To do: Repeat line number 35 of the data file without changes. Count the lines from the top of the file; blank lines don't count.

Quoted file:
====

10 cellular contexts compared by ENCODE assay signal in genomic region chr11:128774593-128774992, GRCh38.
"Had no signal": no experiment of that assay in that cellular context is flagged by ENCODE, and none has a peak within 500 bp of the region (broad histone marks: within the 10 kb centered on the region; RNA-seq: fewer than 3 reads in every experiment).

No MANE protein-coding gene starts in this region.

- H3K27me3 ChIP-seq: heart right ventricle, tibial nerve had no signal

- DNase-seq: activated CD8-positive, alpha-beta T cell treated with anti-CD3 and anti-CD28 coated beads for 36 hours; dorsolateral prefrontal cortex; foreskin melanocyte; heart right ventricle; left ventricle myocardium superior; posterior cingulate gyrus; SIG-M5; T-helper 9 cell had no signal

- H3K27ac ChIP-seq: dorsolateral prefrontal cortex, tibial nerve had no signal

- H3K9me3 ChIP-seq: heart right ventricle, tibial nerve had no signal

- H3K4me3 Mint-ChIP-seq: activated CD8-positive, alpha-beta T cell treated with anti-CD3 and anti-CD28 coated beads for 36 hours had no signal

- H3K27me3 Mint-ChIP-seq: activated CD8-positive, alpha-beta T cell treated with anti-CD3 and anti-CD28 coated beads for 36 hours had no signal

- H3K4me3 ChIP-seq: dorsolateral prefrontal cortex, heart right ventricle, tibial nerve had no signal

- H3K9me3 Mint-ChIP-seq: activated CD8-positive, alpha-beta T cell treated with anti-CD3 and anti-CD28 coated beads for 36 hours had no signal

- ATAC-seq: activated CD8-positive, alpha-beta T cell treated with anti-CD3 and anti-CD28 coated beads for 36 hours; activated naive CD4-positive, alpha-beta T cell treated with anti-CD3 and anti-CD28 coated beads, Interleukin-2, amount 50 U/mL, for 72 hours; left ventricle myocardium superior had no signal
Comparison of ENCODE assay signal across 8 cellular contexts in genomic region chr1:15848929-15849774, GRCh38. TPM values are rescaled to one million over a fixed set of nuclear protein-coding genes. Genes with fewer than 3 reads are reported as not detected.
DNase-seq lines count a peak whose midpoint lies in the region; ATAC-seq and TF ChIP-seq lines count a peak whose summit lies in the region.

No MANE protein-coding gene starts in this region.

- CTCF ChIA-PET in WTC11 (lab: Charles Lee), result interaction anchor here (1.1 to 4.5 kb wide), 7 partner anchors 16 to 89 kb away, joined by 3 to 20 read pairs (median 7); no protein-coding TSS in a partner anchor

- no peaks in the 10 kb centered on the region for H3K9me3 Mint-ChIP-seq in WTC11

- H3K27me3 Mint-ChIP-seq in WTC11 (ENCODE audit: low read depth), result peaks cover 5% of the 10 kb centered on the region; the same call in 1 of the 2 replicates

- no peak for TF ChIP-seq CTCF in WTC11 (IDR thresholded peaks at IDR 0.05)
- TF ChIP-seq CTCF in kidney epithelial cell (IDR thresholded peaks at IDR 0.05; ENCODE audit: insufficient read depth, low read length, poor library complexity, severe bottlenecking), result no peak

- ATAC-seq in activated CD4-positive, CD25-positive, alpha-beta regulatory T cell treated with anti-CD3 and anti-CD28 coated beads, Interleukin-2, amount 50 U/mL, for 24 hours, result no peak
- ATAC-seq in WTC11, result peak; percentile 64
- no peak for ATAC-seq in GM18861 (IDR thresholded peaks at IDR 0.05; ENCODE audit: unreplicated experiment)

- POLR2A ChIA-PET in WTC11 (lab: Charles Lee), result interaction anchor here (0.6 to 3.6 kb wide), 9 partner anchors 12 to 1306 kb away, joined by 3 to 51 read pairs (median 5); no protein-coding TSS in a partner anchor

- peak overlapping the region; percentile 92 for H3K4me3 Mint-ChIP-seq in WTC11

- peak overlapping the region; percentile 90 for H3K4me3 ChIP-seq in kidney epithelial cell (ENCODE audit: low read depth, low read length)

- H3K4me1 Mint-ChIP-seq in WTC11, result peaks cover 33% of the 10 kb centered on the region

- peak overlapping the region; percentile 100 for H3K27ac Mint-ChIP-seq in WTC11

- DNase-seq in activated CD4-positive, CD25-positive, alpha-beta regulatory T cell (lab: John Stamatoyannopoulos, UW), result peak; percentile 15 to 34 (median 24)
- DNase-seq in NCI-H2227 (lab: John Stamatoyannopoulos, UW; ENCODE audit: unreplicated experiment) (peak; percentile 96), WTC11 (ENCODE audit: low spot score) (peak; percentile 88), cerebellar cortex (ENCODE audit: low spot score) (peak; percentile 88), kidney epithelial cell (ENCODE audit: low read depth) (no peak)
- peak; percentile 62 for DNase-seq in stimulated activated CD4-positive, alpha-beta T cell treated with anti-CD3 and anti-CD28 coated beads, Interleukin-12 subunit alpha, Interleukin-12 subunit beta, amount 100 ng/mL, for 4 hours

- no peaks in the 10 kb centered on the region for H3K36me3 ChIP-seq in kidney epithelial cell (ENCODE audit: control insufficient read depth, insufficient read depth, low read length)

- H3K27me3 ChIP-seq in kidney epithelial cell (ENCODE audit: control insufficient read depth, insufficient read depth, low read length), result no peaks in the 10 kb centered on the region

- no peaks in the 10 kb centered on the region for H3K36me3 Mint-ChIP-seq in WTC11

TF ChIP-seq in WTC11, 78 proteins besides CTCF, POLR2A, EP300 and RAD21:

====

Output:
TF ChIP-seq in WTC11, 78 proteins besides CTCF, POLR2A, EP300 and RAD21: